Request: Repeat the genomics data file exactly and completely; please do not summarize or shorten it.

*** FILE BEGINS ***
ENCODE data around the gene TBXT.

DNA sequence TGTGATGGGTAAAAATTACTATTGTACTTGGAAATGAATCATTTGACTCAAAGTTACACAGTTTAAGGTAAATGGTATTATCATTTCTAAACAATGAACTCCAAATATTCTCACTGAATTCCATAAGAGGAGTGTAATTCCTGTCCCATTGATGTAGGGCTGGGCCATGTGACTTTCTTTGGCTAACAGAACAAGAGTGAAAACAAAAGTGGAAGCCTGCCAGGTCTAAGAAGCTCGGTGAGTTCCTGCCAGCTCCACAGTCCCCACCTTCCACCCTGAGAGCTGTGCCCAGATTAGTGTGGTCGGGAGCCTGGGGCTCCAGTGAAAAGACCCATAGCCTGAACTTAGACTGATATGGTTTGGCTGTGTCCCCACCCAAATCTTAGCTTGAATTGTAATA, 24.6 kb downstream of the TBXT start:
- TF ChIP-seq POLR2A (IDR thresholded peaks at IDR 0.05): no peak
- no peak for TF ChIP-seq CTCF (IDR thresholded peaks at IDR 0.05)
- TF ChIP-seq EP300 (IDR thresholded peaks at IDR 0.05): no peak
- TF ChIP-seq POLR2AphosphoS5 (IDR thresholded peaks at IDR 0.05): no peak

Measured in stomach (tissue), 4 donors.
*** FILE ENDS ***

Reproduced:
ENCODE data around the gene TBXT.

DNA sequence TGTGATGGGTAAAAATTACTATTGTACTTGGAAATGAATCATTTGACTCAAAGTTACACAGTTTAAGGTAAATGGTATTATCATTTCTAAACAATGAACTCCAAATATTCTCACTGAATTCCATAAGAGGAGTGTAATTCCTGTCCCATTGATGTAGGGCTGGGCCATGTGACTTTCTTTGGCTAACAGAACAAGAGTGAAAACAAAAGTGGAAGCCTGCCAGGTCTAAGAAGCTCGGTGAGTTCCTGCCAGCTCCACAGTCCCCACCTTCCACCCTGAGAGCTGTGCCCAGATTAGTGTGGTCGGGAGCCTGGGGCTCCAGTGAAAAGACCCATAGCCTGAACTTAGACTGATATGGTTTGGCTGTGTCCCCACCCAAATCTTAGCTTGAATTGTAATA, 24.6 kb downstream of the TBXT start:
- TF ChIP-seq POLR2A (IDR thresholded peaks at IDR 0.05): no peak
- no peak for TF ChIP-seq CTCF (IDR thresholded peaks at IDR 0.05)
- TF ChIP-seq EP300 (IDR thresholded peaks at IDR 0.05): no peak
- TF ChIP-seq POLR2AphosphoS5 (IDR thresholded peaks at IDR 0.05): no peak

Measured in stomach (tissue), 4 donors.